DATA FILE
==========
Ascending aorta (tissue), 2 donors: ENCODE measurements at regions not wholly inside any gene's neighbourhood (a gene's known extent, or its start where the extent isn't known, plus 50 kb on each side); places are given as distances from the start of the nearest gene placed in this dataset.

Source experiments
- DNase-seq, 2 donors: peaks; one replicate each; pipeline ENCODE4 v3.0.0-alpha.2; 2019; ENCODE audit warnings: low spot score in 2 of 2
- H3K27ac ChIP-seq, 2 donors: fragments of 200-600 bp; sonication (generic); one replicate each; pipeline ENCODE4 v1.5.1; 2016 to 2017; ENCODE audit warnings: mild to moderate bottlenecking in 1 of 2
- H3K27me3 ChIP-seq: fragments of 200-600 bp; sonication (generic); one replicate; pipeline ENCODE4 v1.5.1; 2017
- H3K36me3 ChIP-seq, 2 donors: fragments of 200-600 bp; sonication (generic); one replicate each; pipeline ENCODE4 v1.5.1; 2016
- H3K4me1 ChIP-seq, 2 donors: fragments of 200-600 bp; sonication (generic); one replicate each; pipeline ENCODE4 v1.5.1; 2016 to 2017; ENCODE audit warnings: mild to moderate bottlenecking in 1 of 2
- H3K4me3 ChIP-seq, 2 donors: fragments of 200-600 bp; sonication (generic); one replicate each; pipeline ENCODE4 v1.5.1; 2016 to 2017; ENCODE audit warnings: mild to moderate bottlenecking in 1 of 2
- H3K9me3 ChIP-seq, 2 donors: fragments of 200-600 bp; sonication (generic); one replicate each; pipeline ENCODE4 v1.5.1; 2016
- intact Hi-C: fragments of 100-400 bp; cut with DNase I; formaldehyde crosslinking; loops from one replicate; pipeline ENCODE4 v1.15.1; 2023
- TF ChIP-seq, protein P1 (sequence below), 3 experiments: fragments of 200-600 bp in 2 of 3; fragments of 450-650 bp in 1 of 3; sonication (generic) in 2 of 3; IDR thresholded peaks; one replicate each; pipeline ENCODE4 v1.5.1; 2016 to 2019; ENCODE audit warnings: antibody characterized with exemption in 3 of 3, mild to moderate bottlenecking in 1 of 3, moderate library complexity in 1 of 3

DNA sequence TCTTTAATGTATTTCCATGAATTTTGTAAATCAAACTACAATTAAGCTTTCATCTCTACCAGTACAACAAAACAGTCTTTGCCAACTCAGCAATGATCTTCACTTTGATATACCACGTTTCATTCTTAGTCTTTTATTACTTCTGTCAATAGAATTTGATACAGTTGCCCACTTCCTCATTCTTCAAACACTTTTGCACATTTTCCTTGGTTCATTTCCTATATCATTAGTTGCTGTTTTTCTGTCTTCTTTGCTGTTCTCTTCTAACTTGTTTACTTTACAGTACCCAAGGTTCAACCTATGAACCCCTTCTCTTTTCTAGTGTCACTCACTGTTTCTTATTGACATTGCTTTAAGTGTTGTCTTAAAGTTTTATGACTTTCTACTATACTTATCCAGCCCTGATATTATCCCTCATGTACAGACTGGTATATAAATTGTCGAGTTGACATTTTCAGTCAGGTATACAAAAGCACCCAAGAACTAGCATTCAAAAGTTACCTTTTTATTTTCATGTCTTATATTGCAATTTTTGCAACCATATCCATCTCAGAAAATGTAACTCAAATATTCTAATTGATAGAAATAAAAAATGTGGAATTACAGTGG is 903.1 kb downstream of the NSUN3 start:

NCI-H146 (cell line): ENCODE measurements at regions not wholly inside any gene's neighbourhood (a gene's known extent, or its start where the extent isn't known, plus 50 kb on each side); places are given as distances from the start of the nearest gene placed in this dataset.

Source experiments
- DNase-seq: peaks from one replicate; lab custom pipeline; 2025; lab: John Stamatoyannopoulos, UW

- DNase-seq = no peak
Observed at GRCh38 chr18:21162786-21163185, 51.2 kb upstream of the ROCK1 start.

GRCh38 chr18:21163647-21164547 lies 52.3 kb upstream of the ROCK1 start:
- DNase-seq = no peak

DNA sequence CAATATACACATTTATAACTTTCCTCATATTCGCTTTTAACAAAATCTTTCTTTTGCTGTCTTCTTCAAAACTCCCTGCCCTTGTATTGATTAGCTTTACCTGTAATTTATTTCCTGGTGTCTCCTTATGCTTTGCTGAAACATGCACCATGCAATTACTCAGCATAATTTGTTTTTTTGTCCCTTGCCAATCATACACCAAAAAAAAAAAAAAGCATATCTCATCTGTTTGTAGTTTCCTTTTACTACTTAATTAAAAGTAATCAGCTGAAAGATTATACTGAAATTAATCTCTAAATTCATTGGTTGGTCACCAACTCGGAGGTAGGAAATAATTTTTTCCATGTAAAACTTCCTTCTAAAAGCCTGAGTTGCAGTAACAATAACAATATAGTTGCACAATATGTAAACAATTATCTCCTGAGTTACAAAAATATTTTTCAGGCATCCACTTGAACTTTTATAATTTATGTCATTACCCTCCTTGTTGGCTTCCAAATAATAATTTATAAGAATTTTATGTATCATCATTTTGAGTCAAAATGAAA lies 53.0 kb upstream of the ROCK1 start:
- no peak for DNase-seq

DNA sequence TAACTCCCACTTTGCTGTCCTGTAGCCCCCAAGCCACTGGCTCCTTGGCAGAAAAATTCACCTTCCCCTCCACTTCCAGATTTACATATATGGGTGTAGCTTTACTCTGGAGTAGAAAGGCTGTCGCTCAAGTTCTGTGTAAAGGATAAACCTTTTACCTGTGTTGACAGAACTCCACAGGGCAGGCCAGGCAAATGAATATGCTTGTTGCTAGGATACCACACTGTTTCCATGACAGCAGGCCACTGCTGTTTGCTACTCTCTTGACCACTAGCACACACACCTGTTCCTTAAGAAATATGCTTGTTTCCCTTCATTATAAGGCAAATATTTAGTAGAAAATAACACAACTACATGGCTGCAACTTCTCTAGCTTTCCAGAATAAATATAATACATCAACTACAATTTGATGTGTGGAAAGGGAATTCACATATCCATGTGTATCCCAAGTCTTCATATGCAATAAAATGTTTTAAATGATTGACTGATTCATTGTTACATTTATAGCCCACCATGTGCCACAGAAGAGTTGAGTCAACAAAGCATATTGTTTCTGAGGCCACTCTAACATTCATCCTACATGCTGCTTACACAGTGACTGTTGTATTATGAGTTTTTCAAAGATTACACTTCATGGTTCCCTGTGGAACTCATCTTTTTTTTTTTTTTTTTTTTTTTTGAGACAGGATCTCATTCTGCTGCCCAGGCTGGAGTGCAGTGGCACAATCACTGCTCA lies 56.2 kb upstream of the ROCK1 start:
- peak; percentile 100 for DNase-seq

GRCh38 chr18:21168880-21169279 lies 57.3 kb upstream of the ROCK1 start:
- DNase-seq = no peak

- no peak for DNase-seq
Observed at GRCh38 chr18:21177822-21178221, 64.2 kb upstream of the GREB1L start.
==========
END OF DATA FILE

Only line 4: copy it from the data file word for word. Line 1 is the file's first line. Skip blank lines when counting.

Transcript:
- H3K27ac ChIP-seq, 2 donors: fragments of 200-600 bp; sonication (generic); one replicate each; pipeline ENCODE4 v1.5.1; 2016 to 2017; ENCODE audit warnings: mild to moderate bottlenecking in 1 of 2